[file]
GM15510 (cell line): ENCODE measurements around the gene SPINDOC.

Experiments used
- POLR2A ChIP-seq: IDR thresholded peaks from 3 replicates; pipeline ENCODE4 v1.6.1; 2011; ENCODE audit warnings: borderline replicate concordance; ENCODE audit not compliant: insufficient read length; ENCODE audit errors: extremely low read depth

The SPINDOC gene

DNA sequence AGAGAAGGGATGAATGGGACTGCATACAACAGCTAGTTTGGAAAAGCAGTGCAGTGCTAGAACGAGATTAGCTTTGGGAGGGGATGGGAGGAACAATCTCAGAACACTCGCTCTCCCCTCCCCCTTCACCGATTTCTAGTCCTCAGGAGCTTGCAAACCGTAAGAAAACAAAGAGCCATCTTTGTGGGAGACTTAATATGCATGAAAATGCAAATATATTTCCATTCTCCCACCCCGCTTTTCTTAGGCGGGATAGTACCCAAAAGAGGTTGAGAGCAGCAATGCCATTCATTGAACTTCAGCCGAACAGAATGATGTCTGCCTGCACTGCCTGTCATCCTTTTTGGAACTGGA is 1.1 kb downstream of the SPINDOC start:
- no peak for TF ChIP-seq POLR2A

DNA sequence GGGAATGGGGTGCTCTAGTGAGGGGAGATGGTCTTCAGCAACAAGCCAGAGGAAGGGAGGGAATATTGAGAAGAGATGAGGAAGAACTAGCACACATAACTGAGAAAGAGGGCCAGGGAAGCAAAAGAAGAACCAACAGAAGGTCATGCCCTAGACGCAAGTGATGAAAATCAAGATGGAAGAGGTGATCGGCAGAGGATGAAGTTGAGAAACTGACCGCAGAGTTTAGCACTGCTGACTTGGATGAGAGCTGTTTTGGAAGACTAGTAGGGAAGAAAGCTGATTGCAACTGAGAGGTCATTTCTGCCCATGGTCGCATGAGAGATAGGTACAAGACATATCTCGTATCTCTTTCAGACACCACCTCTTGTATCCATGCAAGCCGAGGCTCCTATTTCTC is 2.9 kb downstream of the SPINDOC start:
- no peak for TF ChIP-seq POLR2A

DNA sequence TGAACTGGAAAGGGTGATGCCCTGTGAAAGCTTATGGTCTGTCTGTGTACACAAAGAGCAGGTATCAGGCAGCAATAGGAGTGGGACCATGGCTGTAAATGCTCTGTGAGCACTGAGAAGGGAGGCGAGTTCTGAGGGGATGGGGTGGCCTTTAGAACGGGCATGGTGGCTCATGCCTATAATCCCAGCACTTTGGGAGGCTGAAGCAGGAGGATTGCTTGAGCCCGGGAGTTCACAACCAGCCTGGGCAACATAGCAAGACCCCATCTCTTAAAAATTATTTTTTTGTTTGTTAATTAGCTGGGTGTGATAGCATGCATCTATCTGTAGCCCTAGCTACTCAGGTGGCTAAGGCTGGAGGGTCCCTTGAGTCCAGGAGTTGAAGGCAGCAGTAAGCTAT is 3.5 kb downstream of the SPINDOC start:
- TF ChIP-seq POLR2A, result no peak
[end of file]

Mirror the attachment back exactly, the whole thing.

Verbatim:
GM15510 (cell line): ENCODE measurements around the gene SPINDOC.

Experiments used
- POLR2A ChIP-seq: IDR thresholded peaks from 3 replicates; pipeline ENCODE4 v1.6.1; 2011; ENCODE audit warnings: borderline replicate concordance; ENCODE audit not compliant: insufficient read length; ENCODE audit errors: extremely low read depth

The SPINDOC gene

DNA sequence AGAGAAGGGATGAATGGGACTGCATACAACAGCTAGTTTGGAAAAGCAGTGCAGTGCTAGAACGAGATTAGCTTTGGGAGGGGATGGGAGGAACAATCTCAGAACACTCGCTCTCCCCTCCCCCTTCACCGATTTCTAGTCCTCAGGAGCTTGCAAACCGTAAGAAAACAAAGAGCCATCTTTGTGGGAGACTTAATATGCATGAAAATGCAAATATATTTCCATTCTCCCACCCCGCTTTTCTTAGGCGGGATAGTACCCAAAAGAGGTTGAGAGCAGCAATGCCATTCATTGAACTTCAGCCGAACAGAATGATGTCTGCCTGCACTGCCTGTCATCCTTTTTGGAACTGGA is 1.1 kb downstream of the SPINDOC start:
- no peak for TF ChIP-seq POLR2A

DNA sequence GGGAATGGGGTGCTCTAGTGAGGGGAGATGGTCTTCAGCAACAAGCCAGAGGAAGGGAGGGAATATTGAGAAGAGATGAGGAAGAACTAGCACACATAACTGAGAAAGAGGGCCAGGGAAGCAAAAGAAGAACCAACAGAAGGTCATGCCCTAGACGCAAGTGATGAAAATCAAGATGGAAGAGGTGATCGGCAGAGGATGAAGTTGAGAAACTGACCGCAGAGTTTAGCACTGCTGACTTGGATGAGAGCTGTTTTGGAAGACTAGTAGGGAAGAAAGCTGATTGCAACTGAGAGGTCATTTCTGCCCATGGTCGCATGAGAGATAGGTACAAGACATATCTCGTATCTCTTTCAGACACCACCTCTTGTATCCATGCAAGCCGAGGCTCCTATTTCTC is 2.9 kb downstream of the SPINDOC start:
- no peak for TF ChIP-seq POLR2A

DNA sequence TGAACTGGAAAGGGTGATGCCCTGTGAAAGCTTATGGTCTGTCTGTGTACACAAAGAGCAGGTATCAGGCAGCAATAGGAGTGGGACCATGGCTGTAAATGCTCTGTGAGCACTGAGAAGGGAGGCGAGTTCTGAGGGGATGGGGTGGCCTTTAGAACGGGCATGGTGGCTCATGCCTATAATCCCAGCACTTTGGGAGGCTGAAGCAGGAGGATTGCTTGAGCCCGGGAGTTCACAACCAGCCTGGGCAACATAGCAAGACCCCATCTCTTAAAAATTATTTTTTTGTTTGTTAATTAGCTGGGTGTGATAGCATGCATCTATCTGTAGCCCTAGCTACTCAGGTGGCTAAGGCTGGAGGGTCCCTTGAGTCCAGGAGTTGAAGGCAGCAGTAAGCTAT is 3.5 kb downstream of the SPINDOC start:
- TF ChIP-seq POLR2A, result no peak